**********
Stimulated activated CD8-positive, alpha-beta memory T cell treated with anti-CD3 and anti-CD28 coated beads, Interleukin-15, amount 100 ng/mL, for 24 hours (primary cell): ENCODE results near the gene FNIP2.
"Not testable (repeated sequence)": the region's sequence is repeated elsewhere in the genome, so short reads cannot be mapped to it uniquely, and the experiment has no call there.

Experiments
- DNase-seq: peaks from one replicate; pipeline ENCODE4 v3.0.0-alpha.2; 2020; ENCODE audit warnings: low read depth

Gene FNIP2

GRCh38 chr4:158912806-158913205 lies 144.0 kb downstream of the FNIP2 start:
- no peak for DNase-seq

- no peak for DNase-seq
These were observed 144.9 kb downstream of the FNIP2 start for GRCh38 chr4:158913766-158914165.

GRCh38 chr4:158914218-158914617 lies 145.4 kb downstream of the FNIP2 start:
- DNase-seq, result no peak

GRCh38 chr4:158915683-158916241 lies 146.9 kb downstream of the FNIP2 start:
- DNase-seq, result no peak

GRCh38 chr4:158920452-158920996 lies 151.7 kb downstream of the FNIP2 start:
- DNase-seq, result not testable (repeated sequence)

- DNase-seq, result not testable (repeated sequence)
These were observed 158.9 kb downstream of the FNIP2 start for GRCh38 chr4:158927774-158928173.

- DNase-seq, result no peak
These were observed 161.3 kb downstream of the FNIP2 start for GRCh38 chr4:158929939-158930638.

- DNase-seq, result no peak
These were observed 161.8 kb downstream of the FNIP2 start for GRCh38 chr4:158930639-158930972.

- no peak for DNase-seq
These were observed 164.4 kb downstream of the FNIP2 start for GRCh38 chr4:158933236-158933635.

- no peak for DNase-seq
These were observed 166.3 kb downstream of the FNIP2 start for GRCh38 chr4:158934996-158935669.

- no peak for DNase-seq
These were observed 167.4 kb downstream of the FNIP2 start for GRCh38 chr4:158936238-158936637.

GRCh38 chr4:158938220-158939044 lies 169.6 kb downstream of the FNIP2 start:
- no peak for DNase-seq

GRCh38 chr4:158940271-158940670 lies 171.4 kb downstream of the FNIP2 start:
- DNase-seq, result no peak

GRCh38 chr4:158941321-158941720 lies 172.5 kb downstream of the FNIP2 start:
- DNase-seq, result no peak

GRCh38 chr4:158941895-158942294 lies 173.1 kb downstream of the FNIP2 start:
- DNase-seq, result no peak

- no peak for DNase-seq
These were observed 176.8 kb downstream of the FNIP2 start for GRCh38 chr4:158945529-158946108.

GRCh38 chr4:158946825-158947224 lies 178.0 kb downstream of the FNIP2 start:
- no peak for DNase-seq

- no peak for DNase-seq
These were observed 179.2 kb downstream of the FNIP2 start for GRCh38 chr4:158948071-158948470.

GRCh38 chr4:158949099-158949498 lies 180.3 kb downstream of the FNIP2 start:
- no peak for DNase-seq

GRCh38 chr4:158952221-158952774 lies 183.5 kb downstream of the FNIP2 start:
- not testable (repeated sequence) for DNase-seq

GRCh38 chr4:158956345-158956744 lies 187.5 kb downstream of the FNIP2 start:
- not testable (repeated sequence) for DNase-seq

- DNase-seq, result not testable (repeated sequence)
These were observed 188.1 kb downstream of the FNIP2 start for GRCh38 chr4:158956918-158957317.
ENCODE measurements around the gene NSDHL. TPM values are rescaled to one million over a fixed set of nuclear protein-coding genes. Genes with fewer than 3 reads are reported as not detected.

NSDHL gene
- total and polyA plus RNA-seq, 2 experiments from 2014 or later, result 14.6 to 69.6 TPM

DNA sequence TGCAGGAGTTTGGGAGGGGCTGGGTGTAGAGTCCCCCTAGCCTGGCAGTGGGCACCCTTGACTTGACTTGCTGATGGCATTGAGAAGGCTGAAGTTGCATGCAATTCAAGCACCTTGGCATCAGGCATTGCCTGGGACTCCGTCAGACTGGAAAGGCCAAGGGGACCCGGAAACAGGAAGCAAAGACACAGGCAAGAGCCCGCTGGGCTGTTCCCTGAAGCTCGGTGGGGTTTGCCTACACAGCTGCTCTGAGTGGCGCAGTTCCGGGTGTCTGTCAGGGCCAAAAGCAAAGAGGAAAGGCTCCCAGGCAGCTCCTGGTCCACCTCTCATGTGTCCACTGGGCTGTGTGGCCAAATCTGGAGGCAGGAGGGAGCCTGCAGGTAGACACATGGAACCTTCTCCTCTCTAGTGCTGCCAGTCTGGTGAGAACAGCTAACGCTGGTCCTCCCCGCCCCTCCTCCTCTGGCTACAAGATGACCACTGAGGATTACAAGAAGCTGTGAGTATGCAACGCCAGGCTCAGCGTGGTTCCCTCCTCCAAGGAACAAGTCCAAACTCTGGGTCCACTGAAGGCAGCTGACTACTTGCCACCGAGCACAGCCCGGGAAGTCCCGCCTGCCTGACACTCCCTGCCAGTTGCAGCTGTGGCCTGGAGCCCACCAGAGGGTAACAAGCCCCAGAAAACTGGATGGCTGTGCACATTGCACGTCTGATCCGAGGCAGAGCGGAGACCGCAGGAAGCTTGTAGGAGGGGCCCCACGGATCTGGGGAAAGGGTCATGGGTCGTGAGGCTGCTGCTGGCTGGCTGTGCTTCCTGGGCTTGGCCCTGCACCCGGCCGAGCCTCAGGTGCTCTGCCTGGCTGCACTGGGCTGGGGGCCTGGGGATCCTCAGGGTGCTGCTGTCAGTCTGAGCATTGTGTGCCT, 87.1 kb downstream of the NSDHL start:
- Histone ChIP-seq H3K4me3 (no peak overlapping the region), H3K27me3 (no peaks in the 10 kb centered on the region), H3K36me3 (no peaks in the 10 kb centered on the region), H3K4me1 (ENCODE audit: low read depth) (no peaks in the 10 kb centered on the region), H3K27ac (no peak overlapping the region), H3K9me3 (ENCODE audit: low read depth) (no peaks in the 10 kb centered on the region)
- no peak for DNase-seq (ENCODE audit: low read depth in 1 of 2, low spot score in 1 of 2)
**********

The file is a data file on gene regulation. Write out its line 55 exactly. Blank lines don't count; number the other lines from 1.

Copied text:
- no peak for DNase-seq (ENCODE audit: low read depth in 1 of 2, low spot score in 1 of 2)